His best known book The Thirteenth, The Greatest of Centuries (1907) was required reading at Catholic colleges well into the 1960’s. Fordham historian Father Raymond Schroth, S.J., writes: “Today, in general parlance, the word medieval is often used to express opprobrium… as in ‘the living conditions were medieval’ or ‘medieval torture.” But Dr. Walsh saw in the Middle Ages the integration of faith and intellect, and the wisdom of that era offered principles on which a new world might be built. The growing secularism permeating modern life, he believed, had its roots in the Reformation and the breakdown of Christian unity. Walsh wasn’t the first to propose this, nor was his the final word on the subject. But he was enormously influential in his time, and he deserves credit for his role in helping to prompt the literary revival that dominated Catholic life in America and Europe in the years between the two world wars.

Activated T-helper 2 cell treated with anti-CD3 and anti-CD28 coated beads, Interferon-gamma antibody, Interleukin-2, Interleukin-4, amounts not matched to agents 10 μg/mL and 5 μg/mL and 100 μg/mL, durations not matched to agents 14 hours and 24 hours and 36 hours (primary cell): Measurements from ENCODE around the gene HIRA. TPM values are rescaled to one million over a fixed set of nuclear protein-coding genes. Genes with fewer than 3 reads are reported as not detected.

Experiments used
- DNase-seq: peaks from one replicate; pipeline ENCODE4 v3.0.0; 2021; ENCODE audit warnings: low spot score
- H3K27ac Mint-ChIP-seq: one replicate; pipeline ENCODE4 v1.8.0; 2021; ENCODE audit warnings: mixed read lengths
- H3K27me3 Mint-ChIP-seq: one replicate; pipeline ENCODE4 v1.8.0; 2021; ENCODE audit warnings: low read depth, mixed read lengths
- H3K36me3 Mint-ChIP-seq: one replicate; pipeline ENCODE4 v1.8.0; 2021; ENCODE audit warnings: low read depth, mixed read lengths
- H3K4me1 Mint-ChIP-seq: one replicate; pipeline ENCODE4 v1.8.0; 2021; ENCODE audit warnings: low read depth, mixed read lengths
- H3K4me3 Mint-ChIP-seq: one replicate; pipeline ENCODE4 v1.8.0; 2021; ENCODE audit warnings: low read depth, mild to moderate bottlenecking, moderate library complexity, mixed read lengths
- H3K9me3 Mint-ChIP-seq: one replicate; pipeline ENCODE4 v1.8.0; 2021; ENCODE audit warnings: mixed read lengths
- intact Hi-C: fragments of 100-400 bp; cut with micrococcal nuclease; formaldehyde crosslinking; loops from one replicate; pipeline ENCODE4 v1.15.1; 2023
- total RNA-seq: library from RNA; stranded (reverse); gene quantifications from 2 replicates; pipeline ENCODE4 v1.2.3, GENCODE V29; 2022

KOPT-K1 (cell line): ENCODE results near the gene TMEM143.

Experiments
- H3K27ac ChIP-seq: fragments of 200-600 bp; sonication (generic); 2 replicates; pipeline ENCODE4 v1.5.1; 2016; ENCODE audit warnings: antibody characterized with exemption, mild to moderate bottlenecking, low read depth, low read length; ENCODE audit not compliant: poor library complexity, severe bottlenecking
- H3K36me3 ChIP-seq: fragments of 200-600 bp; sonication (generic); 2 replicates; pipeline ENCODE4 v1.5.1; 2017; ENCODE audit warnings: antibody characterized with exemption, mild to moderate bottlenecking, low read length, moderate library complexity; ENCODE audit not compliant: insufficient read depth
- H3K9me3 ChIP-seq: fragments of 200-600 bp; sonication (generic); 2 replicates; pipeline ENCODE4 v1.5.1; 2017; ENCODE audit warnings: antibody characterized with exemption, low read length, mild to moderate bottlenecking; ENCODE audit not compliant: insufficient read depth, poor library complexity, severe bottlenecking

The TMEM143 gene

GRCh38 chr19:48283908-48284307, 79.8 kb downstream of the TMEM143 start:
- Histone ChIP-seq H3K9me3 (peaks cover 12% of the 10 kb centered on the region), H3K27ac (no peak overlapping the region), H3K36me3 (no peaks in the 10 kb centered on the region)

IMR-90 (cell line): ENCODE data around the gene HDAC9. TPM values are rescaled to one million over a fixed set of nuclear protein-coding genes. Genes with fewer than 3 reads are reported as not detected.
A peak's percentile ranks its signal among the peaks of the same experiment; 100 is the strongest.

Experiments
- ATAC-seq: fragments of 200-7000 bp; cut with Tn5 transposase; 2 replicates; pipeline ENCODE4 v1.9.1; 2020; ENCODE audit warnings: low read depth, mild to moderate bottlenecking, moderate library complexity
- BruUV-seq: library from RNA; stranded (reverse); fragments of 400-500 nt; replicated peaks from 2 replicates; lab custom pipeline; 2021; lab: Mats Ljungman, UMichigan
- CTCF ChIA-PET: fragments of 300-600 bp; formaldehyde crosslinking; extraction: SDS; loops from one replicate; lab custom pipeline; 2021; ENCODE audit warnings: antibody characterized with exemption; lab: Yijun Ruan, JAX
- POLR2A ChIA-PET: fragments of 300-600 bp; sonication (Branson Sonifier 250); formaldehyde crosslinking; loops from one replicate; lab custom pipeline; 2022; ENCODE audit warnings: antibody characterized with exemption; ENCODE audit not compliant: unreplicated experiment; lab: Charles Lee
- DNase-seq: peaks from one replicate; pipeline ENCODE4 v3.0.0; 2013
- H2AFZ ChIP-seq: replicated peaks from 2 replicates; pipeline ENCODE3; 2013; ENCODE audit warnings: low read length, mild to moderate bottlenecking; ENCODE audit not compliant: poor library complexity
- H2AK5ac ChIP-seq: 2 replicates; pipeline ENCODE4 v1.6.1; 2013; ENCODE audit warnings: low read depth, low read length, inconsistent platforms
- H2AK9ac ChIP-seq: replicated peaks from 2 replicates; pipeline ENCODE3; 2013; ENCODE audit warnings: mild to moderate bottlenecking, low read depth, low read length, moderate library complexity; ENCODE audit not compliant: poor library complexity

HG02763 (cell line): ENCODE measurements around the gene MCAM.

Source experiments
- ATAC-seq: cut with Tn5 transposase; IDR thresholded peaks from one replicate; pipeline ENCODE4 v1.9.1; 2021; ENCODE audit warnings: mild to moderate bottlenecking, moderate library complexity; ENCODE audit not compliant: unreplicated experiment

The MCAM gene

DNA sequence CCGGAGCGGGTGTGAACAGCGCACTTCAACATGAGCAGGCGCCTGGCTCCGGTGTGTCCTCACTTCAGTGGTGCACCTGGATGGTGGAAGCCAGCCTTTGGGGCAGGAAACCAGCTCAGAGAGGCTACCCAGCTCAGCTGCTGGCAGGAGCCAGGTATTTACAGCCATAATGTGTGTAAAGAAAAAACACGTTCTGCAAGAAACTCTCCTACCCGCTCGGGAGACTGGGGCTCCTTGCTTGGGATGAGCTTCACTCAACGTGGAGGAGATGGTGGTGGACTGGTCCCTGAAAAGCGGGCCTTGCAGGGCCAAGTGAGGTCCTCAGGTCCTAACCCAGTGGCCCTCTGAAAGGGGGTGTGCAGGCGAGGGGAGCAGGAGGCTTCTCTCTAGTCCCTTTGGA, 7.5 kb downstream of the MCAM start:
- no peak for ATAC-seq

James J. Walsh, Neurologist and Medievalist
February 28, 2009 by Leave a Comment
Today marks the death of James J. Walsh (1865-1942), physician, historian and author. Born in Pennsylvania, he studied at St. John’s College (now Fordham University) in the Bronx before joining the Jesuits. After a few years, he left and enrolled at the University of Pennsylvania, where he earned a medical degree. After post-doctoral studies in Europe, he worked as a neurologist in New York City, where he lived for the rest of his life. He also served as dean of Fordham’s short-lived medical school. A successful doctor, Walsh was more famous for his writings on the truth of Catholicism and the Church’s impact on Western civilization.